Even though Booty certainly comports himself well and seems to be pretty grounded, Pete Carroll and his staff are going to have to watch him to make sure he doesn't turn into Drew Tate, the Iowa QB who eventually thought he needed to make every play into the last play of the '05 Capital One Bowl. Because, uh, I can kinda see that happening. And if they're paying that much attention to the QB, what happens to the rest of the egos on the offense? I'm not saying U$C isn't goodâ€“they areâ€“but I just don't believe they'll be able to handle the scenario I see developing with John David Booty trying to do too much and the need to keep him calmed down creating a leadership vacuum elsewhere in the team.
That's my story and I'm stickin' to it.
Yeah. Not with the buying that so much, but whatever.
Who is underrated?
Florida State got a major thumbs up from Phil Steele and that's given a couple bloggers pause about how low the Seminoles are. Rocky Top Talk:
Florida State was ranked No. 18 in the BlogPoll, and they didn't even make our top 25. What gives? They're Steele's No. 1 surprise team of the year, for crying out loud. They return the most experienced group (eight starters on defense and six starters on offense) since 1999.
ATO also cites Steele, notes the departure of Jeff Nepotism Bowden, and references a treasure trove of talent coming to experienced fruition:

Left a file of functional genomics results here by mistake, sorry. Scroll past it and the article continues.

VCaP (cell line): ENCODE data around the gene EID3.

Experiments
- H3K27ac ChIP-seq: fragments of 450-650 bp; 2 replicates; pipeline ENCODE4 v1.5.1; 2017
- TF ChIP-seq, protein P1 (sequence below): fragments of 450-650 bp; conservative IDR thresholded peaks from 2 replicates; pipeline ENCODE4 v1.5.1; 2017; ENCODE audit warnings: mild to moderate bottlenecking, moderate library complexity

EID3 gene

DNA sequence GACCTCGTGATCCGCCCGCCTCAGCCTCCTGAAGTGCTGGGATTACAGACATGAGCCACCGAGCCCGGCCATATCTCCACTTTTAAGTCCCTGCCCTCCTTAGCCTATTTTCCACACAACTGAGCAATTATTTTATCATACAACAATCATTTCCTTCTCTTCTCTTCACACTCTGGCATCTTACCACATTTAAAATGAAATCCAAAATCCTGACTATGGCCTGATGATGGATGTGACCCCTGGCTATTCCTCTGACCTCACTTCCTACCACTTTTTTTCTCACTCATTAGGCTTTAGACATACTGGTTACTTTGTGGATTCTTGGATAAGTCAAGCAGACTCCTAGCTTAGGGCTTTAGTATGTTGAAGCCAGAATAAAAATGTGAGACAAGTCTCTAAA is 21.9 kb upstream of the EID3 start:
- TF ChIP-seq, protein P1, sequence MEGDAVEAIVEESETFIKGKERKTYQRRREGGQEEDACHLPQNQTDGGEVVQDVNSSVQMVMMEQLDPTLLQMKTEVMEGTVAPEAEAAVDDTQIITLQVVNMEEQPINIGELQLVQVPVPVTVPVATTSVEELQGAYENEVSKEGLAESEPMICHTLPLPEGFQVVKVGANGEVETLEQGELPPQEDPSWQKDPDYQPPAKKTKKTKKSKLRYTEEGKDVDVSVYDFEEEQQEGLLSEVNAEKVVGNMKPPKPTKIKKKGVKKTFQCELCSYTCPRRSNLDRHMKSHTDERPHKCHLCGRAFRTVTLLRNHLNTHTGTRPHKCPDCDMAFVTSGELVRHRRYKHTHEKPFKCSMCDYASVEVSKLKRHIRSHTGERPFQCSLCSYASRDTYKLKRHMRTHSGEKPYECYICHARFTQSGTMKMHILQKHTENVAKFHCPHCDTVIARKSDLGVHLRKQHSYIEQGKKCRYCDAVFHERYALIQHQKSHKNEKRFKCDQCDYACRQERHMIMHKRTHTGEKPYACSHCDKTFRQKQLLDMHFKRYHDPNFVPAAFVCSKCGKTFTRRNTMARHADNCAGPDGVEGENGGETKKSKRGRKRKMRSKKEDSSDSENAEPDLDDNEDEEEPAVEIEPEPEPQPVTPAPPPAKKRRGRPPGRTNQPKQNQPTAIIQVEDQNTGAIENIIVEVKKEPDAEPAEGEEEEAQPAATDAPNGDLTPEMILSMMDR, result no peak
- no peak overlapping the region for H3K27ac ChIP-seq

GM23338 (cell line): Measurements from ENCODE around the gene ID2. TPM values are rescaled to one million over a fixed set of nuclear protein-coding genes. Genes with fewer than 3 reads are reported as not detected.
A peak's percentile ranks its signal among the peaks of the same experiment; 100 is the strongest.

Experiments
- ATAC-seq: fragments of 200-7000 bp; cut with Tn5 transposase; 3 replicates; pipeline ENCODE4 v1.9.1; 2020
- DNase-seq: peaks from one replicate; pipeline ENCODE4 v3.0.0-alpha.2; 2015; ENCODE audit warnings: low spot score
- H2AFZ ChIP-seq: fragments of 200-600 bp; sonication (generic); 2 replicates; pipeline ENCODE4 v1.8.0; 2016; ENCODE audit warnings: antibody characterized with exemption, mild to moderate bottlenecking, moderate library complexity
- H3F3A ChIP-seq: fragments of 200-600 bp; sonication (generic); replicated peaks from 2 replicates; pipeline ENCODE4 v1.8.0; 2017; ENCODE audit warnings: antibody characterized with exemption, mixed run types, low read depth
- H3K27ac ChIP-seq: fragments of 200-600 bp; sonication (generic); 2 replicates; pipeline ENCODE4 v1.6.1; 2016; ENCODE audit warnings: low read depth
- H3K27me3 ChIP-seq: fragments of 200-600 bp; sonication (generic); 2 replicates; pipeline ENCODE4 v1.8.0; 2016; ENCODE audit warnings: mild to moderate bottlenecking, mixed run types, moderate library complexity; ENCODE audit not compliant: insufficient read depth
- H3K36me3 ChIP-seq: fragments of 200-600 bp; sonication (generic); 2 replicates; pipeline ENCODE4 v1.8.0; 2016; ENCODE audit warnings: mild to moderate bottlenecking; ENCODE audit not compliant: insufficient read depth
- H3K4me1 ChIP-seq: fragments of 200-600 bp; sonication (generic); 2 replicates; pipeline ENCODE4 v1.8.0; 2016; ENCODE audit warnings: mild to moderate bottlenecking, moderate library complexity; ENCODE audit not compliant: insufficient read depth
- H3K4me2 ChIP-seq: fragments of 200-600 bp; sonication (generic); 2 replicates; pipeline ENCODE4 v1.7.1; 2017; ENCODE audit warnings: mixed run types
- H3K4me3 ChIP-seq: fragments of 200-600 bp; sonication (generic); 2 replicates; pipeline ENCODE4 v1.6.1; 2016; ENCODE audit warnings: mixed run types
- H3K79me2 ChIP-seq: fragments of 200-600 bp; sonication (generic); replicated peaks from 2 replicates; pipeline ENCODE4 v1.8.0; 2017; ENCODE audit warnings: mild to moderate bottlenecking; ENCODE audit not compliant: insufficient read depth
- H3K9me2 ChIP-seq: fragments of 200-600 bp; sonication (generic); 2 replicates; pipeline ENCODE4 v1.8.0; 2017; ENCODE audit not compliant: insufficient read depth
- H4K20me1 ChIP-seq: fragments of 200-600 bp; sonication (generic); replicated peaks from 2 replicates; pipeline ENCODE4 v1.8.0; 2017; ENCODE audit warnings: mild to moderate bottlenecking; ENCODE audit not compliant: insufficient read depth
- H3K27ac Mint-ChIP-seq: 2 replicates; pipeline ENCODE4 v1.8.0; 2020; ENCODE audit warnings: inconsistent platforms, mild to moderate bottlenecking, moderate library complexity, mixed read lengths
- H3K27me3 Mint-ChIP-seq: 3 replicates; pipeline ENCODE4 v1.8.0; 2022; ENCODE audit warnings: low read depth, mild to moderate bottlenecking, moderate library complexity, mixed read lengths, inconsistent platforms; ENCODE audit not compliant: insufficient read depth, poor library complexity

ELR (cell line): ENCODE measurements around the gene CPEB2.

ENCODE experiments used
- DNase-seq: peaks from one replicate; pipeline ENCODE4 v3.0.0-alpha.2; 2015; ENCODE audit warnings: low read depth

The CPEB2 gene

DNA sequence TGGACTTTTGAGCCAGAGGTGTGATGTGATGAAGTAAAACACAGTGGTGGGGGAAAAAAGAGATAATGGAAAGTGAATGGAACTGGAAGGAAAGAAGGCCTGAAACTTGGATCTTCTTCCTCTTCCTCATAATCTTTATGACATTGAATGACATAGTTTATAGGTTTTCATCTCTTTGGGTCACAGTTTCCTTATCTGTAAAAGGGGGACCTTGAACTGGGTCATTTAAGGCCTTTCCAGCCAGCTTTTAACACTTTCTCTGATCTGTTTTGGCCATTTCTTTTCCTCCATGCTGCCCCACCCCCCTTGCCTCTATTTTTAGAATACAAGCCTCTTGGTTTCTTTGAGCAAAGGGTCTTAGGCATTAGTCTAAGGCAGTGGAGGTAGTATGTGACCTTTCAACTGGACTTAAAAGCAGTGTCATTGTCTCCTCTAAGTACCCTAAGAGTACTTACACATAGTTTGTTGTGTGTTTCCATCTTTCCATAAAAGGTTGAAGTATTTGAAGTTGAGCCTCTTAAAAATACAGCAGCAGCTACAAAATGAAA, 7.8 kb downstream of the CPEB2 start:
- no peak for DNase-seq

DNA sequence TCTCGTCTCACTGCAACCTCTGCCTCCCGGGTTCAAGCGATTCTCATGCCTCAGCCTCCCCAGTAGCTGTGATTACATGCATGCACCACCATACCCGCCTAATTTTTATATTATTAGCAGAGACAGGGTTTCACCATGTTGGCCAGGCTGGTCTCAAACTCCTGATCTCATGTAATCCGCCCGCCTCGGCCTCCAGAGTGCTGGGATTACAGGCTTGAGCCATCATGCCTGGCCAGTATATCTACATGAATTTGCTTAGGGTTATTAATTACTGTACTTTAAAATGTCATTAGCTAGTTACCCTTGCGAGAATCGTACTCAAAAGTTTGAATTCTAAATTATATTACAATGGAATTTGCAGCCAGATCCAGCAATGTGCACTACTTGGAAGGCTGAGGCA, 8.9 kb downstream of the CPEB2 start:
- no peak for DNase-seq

FSU also looks pretty good when you look at the guys that are actually playing the games. They return 14 starters, and there's plenty of talent on the roster. The Rivals rankings for the past five years' recruiting classes:
2003 - 21st
2004 - 3rd
2005 - 2nd
2006 - 3rd
2007 - 21st
That's an odd bit of symmetry, but it's also three outstanding classes bookended by two good ones.
We all believe Steele, right? He got Arkansas last year; this is his team this
year. I think I'm sold.
The other most popular answer was unranked Miami. Off Tackle argues for the 'Canes:
I have to admit that I was surprised to see Miami get so few votes in the first BlogPoll. The coaching change gives me some hesitation, but Randy Shannon is coming from within the program, so I can't imagine the learning curve being steep. The offense returns 9 starters (including 4 on the line and QB Kyle Wright who had last season shortened by an injury). I think the offense will be much improved. The defense should be pretty good again, especially in the back seven. Barring another complete meltdown, Miami will be much, much better in 2007.